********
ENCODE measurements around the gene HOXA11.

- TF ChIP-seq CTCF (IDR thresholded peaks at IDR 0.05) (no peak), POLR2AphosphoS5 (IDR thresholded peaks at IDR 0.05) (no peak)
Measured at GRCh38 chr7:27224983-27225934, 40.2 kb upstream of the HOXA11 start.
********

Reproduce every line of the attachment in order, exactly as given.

ENCODE measurements around the gene HOXA11.

- TF ChIP-seq CTCF (IDR thresholded peaks at IDR 0.05) (no peak), POLR2AphosphoS5 (IDR thresholded peaks at IDR 0.05) (no peak)
Measured at GRCh38 chr7:27224983-27225934, 40.2 kb upstream of the HOXA11 start.